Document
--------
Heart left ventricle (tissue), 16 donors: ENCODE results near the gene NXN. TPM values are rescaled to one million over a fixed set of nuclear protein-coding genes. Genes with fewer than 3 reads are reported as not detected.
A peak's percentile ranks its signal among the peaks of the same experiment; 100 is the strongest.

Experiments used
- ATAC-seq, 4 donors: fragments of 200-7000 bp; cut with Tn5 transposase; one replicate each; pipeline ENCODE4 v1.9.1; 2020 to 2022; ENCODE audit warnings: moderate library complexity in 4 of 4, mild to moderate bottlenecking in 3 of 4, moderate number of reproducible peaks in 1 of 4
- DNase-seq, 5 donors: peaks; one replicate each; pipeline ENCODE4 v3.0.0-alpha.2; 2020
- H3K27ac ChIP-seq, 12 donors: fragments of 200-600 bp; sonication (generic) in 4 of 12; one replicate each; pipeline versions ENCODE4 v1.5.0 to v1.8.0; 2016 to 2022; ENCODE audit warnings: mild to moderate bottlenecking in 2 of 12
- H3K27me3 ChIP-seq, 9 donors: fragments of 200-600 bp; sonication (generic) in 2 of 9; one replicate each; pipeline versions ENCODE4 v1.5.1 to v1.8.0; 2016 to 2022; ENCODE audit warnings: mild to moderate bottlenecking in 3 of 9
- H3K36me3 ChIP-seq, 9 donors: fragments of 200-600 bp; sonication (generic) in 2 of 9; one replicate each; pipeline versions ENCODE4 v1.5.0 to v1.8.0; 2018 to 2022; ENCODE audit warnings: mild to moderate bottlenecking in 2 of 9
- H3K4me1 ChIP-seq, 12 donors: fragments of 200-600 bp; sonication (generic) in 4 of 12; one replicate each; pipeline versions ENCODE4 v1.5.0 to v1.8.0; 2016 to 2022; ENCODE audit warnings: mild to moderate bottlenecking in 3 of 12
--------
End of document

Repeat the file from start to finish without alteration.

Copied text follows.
Heart left ventricle (tissue), 16 donors: ENCODE results near the gene NXN. TPM values are rescaled to one million over a fixed set of nuclear protein-coding genes. Genes with fewer than 3 reads are reported as not detected.
A peak's percentile ranks its signal among the peaks of the same experiment; 100 is the strongest.

Experiments used
- ATAC-seq, 4 donors: fragments of 200-7000 bp; cut with Tn5 transposase; one replicate each; pipeline ENCODE4 v1.9.1; 2020 to 2022; ENCODE audit warnings: moderate library complexity in 4 of 4, mild to moderate bottlenecking in 3 of 4, moderate number of reproducible peaks in 1 of 4
- DNase-seq, 5 donors: peaks; one replicate each; pipeline ENCODE4 v3.0.0-alpha.2; 2020
- H3K27ac ChIP-seq, 12 donors: fragments of 200-600 bp; sonication (generic) in 4 of 12; one replicate each; pipeline versions ENCODE4 v1.5.0 to v1.8.0; 2016 to 2022; ENCODE audit warnings: mild to moderate bottlenecking in 2 of 12
- H3K27me3 ChIP-seq, 9 donors: fragments of 200-600 bp; sonication (generic) in 2 of 9; one replicate each; pipeline versions ENCODE4 v1.5.1 to v1.8.0; 2016 to 2022; ENCODE audit warnings: mild to moderate bottlenecking in 3 of 9
- H3K36me3 ChIP-seq, 9 donors: fragments of 200-600 bp; sonication (generic) in 2 of 9; one replicate each; pipeline versions ENCODE4 v1.5.0 to v1.8.0; 2018 to 2022; ENCODE audit warnings: mild to moderate bottlenecking in 2 of 9
- H3K4me1 ChIP-seq, 12 donors: fragments of 200-600 bp; sonication (generic) in 4 of 12; one replicate each; pipeline versions ENCODE4 v1.5.0 to v1.8.0; 2016 to 2022; ENCODE audit warnings: mild to moderate bottlenecking in 3 of 12